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What does an Interpreter do?

interpretation vs translationMany people get confused as to the difference between an interpreter and a translator. There is a common tendency to think translators interpreter, or that interpreters translate.

In fact, the two are very separate jobs requiring different skills.

To explain who and/or what an interpreter as opposed to a translator we set out the main differences between interpreting and translation.



Interpreting vs. Translation

On a basic level it would appear that there is little difference between an interpreter and a translator. One translates spoken words and the other written words. However, the differences in how the job is carried out, the pressures, requirements, skills and talents are many.

A translator must be able to write well and be able to express words, phrases, innuendos and other linguistic nuances between languages on paper. A translator has the luxury of time, resources (dictionaries, etc), reference material and the freedom to take a break when needed. Their pressures are relatively limited.

Translators only work into their native languages to assure accuracy in both linguistic and cultural senses. Translators therefore, it could be argued, are not completely bilingual. They may be able to deal effectively with written sources but when it comes to orally translating, it is a different skill. 

A translator therefore has a one dimensional aspect to their work. They deal with written words and language that come from paper and return to paper.

An interpreter, on the other hand, has to be able to translate spoken words in two directions. They do this using no resources or reference material bar their knowledge and expertise. An interpreter is required to find linguistic solutions to problems on the spot. The pressure therefore can be quite intense.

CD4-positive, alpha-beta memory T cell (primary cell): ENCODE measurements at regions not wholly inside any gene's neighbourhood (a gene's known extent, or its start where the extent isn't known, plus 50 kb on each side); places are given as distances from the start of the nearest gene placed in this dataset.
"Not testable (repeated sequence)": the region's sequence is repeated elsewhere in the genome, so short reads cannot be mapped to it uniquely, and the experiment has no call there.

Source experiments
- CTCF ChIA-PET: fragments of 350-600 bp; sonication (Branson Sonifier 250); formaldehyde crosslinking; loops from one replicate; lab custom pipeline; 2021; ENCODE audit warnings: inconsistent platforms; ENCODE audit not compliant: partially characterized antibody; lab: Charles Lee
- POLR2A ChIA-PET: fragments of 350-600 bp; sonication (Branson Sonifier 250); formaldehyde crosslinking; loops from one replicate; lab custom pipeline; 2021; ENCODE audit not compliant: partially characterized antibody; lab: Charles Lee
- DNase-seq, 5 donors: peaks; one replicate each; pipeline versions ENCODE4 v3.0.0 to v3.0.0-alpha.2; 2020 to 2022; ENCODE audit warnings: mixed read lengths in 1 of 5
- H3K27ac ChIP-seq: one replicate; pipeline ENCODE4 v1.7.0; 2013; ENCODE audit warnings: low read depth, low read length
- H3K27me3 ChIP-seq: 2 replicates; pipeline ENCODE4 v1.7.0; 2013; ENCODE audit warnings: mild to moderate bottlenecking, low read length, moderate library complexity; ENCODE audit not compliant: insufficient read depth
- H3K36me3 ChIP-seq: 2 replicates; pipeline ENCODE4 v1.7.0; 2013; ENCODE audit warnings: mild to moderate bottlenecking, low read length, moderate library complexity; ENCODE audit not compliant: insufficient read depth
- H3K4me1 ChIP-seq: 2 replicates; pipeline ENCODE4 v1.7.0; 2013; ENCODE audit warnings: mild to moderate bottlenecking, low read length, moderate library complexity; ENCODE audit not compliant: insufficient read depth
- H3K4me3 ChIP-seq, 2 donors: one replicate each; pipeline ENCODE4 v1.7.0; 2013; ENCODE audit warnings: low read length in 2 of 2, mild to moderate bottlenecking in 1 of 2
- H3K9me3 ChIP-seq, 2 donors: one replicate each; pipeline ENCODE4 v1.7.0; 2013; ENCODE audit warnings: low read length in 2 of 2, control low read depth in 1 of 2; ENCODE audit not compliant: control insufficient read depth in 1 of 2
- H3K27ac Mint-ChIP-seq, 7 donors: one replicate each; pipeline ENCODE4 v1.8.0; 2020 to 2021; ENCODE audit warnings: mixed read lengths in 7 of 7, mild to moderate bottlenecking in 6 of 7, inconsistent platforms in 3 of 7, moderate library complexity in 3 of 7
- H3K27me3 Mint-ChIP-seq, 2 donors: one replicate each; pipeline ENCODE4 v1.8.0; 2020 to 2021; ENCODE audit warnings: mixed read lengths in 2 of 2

In addition to interpreting, the interpreter must also act as a bridge between people, relaying tone, intentions and emotions. Where an interpreter is caught between cross fire they need to demonstrate great professionalism and diplomacy. Their roles are therefore much more complex as they have to deal with both language and people.

So, what does an Interpreter do then?

There are two ways of interpreting known as consecutive and simultaneous.

Simultaneous interpreting involves interpreting in 'real time'. Many would have seen an interpreter sitting in a booth wearing a pair of headphones and speaking into a microphone at a conference or large diplomatic meeting such as the EU or UN. A simultaneous interpreter has the unenviable task of quickly digesting what one person is saying before immediately translating it to others. One of the key skills simultaneous interpreters must demonstrate is decisiveness. They must think quickly and on their feet.

Consecutive interpreting is carried out in face to face meetings, speeches or court cases. A speaker will usually stop at regular junctures, say every few sentences, and have the interpreter translate, before proceeding. A key skill involved in consecutive interpreting is the ability to remember what has been said.

What do you need?

In short, if you need someone to translate something that is written you need the services of a translator. If you need someone to translate the spoken word, you need an interpreter.